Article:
Cleaning and caring for sensitive and atopic skins

Skin feels and is expressed through various reactions at different intensities and frequencies. These act like shouts of warnings that tend to increase and are linked mainly to a stressful lifestyle. This is quite habitual in western societies, which are curiously more advanced.

Sensitive skin alters more quickly or intensely than normal skin does in exactly the same circumstances; it appears more frequently in young women and improves with age. Skin reacts mainly to environmental factors, allergies, stress, pollution or overexposure to synthetic ingredients.

Atopic skin is another diagnosis as it implies chronic inflammatory disease in patients who tend to be genetically predisposed to it, especially children, but also adults. Irritation, itchiness, and even eczemas and lesions, are usual symptoms of atopic skins. Some causes that activate these reactions are stress, brusque changes in temperature, allergies, diseases like asthma, allergic rhinitis, continuously using of irritating products every day, and even excessive or aggressive hygiene that certainly does not help.

In both these cases, it is absolutely necessary to listen to and care for skin, and to apply care in hygiene matters to help sooth, reduce and avoid these symptoms.

It is preferable to shower or take quick baths with cool or warm water, but avoid very hot water.

Use nourishing soap. It is not necessary to do so on a daily basis with the whole body, but is best applied only to areas such as the face, armpits, genitals, hands and feet.

Do not use sponges, or scrub or exfoliate skin. Soapy hands suffice to provide good hygiene.

To dry your skin, use cotton towels. Wash with organisc soaps or detergents, and never use conditioners. Do not scrub skin with a towel, but dab skin until all the water on it has been absorbed.

Next moisturise skin while it is still slightly wet because this form of moisturising is the most effective.

At this point, we often find recommendations about using “soapless soap”, neutral soaps or to not directly use soaps to clean atopic skins, but “mild cleaners” instead. These statements are based on soap drying sking and not respecting its pH.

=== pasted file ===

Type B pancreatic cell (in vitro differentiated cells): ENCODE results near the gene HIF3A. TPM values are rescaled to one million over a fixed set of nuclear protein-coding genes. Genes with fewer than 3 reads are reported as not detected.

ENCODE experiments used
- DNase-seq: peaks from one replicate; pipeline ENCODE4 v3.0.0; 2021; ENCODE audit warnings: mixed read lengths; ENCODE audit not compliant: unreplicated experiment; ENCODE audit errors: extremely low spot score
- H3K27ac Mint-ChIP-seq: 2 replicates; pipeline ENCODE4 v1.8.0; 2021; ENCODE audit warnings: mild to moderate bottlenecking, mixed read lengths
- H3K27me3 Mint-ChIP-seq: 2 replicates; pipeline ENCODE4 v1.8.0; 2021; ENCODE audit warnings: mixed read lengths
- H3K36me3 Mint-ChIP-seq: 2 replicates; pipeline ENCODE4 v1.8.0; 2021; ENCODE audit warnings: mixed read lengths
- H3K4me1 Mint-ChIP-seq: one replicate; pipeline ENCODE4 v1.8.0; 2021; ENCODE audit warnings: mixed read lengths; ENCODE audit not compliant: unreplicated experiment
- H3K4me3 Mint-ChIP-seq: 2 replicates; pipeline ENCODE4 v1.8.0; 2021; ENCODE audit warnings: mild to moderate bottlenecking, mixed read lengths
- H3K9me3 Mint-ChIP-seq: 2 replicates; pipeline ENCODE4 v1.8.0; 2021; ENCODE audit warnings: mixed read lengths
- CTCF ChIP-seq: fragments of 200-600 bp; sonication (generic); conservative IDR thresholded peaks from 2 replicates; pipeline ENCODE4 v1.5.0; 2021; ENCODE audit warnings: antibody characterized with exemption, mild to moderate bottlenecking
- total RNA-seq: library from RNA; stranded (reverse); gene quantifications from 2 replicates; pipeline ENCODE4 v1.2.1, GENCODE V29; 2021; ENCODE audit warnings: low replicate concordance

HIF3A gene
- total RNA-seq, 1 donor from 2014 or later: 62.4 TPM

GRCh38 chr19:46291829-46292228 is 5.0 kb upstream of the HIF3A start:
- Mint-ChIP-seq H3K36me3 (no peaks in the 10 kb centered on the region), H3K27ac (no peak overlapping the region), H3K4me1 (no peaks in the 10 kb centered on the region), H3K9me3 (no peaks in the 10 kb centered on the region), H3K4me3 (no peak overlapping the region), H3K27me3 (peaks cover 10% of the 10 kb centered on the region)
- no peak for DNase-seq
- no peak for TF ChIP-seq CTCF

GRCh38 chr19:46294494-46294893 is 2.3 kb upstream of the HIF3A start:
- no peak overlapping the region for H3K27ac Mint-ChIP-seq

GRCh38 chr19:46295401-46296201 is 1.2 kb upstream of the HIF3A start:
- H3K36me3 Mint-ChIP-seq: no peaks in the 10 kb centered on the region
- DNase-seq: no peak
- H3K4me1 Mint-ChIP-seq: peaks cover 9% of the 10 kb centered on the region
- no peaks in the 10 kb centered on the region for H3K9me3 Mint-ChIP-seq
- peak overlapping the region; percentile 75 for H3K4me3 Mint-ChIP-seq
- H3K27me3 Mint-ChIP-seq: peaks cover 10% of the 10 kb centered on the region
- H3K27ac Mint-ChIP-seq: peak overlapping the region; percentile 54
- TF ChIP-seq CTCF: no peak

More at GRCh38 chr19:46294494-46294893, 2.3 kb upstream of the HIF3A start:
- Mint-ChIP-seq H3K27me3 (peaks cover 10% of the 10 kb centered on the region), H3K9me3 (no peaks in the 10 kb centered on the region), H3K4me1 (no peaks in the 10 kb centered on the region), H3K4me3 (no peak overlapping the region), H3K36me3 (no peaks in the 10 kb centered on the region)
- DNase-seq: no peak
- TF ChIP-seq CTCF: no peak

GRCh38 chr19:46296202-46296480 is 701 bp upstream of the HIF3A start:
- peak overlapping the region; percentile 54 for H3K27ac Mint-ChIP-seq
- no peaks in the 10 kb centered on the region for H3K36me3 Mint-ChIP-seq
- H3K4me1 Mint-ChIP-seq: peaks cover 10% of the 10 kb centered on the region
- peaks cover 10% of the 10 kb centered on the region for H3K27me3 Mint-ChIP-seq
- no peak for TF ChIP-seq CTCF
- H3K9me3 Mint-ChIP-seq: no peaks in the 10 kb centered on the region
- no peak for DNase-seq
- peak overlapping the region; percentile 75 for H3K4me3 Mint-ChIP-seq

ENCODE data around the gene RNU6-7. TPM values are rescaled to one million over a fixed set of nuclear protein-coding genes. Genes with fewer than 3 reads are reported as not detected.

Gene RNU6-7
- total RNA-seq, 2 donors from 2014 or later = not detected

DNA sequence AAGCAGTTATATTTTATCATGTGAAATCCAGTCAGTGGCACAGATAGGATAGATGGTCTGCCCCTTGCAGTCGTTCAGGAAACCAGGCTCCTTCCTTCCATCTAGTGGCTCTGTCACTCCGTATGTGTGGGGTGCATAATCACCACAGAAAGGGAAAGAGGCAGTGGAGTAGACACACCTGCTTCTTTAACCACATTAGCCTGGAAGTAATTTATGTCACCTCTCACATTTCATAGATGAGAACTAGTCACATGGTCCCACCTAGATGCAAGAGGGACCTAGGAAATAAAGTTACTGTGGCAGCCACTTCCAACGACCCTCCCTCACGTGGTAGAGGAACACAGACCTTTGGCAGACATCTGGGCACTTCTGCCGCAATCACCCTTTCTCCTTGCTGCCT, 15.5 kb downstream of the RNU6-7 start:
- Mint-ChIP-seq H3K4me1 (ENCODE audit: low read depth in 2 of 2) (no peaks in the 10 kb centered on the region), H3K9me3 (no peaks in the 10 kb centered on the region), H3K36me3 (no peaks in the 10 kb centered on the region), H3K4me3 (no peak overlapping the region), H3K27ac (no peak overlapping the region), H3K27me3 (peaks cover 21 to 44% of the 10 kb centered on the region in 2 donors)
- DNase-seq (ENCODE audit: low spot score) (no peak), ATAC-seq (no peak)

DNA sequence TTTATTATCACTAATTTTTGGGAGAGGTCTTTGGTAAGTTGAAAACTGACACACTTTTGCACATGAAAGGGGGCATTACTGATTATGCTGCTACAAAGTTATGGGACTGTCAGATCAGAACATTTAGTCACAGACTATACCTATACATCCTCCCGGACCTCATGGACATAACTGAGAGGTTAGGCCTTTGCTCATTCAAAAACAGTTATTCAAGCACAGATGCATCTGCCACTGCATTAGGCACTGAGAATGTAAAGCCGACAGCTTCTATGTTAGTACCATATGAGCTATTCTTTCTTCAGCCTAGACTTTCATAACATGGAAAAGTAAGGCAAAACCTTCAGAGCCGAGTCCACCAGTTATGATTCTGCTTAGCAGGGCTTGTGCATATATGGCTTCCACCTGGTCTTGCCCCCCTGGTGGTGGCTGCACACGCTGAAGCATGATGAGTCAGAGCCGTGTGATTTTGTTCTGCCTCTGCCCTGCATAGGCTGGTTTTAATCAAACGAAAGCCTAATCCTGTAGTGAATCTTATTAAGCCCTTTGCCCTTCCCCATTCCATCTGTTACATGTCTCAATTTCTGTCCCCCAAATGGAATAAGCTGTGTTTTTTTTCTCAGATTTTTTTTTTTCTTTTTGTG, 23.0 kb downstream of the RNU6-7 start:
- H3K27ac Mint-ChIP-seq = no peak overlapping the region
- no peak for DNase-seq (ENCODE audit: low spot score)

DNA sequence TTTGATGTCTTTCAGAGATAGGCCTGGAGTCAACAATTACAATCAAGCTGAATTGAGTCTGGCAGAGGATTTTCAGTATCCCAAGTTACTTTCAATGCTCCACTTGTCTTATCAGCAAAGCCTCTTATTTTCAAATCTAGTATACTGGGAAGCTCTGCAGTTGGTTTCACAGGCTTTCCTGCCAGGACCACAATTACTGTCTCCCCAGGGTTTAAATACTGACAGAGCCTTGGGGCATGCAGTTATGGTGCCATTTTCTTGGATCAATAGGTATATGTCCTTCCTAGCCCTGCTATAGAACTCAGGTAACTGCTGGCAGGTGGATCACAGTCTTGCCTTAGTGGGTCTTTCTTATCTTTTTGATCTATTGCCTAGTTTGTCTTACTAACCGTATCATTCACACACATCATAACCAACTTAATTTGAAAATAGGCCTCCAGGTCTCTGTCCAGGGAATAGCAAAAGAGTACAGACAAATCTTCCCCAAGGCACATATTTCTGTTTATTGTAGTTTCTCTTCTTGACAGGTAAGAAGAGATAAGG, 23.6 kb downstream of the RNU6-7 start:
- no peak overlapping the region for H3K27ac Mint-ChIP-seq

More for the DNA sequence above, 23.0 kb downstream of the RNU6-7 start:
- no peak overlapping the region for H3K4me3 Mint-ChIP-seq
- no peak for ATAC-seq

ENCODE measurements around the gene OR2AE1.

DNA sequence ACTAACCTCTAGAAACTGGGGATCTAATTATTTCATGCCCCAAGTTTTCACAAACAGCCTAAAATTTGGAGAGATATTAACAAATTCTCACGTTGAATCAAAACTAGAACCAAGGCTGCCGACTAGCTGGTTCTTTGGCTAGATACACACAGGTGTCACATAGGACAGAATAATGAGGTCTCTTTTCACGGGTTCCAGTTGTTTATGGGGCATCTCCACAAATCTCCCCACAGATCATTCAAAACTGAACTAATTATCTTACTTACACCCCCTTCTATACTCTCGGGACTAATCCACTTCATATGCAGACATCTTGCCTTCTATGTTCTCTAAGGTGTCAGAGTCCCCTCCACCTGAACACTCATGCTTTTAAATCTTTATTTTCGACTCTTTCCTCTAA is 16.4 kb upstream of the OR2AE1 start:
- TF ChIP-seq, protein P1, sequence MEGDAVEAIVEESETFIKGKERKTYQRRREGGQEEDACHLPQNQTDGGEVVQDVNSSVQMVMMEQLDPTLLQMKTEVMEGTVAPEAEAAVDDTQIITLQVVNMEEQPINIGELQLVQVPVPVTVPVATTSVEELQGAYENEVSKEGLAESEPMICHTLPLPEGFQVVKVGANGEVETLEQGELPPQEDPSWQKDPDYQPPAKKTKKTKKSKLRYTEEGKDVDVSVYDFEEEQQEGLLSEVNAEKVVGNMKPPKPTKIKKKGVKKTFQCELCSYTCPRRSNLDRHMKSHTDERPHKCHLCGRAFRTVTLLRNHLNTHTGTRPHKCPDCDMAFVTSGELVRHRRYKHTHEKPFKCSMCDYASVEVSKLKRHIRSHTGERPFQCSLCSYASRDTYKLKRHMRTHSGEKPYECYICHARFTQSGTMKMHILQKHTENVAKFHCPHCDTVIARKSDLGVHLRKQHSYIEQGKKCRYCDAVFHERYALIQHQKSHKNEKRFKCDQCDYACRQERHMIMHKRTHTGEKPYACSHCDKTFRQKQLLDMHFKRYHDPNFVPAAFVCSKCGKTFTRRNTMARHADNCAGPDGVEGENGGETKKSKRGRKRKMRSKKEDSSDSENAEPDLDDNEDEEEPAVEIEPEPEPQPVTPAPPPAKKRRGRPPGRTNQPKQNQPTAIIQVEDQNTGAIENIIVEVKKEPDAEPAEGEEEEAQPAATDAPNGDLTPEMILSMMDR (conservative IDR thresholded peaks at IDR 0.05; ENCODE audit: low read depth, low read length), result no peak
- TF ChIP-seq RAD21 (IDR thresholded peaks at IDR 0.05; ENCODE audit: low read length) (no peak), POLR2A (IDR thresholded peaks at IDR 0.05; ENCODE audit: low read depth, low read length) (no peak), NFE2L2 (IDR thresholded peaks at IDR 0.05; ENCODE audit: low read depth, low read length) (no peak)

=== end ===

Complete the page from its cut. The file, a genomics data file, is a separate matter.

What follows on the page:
It is true that conventional soap is alkaline and soap eliminates part of the hydrolipidic barrier that protects us as our skin is slightly acidic. However, this epicutaneous emulsion is regenerated an instant later. In other words, our pH must be around 5.5 and the pH of most soaps is around 9 (alkaline), which is why it may temporarily alter our skin’s natural protection barrier.

However, very little is heard about the ingredients behind a “soft cleaner” that is not soap. Many skin gels sold in chemists have a neutral pH, but they contain very aggressive ingredients for any skin type in general, and especially for sensitive or atopic skins. Is it worth it?

If the cleaner is “soapless”, its composition probably includes aggressive sulphates (sodium laureth sulphate) and ethoxylate compounds. In rinsing products, the following are quite usual: parabens, phenoxyehtanol and methylisothiazolinone (kathon). The sad thing is that so many ingredients are found in conventional cosmetics which harm our skin and health in general in the mid and long terms. We will look at such ingredients more closely on another occasion.

A healthier option is to use Eco- or Bio-certified organic products (Natural-certified ones do not suffice). Organic bath gels use sulphites of plant origin, which are doubtlessly much better than conventional ones of a petrochemical origin; even so, if there are alternatives to avoid these sulphates, then so much the better.

Back to conventional bars of soap. No doubt some bars of soap dry our skin by making it feel tightly drawn after using them. It is worth leaving to one side all industrially machined soaps with their syndet-type synthetic bases, their synthetic ingredients and additives (colourings, perfumes, preservatives, etc.); even “natural soap” like the Lagarto type, which is heat-produced and contains animal fats.

Not any soap is good for our skin. Fortunately there is an ample offer and increasingly more options that also guarantee bio-certificates to ensure the origin of their ingredients and, thus, their quality. The result of using organic soaps made with 100% plant-based extracts, butters and oils obtained from sustainable crops is completely different: cleanliness + nourishment for skins with no toxins.

For soap to be more nourishing, it must be cold-produced (not boiled) because such production better preserves properties of oils. A percentage of base oils, plus the cosmetic extracts, butters and oils added to their formulae, not undergoing saponification is a good thing as their properties directly affect our skin.

All in all, the careful enriched formulation of eco-handcrafted organic soap makes all the difference and provides extranutrition that sensitive and atopic skins require. As with so many other situations, the principle “less is more” is once again ratified; senstive and atopic skins generally need very few simple products, but with good quality formulations.

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